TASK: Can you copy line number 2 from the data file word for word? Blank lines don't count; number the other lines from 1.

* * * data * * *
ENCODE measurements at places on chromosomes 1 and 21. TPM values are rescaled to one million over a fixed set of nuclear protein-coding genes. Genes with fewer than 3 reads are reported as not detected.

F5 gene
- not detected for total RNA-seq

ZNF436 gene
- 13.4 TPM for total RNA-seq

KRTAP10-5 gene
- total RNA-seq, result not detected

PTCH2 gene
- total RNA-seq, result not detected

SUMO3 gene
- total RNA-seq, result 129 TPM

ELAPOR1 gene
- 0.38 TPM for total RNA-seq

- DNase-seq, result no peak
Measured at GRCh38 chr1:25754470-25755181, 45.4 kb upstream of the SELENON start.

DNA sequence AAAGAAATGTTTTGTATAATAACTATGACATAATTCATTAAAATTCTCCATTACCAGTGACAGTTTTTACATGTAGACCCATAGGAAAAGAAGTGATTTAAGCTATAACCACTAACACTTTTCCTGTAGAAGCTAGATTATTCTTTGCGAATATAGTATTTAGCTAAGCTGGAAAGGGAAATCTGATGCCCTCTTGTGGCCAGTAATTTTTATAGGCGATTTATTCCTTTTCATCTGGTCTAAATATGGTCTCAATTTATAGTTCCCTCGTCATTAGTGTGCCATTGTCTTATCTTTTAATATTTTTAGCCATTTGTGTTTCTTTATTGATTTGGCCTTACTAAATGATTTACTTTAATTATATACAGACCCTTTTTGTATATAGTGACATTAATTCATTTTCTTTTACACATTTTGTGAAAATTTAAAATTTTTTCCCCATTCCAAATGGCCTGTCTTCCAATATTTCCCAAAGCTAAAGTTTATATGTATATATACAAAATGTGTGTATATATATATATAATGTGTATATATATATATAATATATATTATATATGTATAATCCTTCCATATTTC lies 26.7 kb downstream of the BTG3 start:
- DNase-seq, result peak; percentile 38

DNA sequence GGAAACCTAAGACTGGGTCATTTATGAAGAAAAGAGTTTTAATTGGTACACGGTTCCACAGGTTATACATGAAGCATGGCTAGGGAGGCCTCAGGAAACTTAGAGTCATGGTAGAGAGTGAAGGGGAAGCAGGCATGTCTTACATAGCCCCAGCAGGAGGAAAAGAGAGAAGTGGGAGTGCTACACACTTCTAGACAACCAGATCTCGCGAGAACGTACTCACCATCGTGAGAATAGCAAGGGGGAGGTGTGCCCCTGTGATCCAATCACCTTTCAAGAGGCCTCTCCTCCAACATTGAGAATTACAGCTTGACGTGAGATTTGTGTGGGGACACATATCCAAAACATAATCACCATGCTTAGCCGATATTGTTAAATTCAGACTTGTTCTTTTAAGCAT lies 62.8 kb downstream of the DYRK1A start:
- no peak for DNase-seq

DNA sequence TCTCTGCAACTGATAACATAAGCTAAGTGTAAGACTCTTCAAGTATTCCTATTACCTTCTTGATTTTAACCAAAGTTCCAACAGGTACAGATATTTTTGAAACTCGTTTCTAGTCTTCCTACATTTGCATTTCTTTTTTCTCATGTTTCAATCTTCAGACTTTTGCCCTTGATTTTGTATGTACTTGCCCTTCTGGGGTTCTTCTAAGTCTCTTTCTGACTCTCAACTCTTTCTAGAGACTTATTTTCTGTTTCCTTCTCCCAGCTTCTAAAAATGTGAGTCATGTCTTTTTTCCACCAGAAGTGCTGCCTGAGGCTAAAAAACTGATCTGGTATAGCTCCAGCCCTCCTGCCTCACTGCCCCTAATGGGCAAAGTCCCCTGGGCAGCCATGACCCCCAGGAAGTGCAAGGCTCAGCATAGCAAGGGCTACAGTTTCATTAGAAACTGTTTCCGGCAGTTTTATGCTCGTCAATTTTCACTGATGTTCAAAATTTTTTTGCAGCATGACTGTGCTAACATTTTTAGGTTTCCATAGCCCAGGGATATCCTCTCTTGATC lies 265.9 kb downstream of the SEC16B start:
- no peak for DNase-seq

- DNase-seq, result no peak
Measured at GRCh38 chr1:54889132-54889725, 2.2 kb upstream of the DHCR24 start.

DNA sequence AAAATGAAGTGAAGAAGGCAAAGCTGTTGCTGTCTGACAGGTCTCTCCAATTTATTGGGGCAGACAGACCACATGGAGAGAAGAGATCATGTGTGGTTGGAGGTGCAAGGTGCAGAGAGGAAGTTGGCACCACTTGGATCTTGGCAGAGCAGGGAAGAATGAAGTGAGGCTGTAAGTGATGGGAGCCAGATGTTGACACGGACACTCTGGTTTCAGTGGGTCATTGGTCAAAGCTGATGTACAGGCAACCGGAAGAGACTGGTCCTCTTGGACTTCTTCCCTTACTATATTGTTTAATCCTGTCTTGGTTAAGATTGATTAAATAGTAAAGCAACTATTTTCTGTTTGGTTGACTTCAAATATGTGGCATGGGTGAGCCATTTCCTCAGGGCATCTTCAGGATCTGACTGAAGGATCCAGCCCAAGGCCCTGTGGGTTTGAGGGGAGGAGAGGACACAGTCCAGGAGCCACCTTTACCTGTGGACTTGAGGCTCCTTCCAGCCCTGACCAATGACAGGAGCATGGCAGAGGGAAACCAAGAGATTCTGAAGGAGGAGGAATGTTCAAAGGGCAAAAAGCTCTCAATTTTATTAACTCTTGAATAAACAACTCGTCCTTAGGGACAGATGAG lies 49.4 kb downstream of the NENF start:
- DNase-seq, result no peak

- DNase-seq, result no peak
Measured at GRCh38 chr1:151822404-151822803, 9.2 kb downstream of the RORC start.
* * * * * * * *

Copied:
F5 gene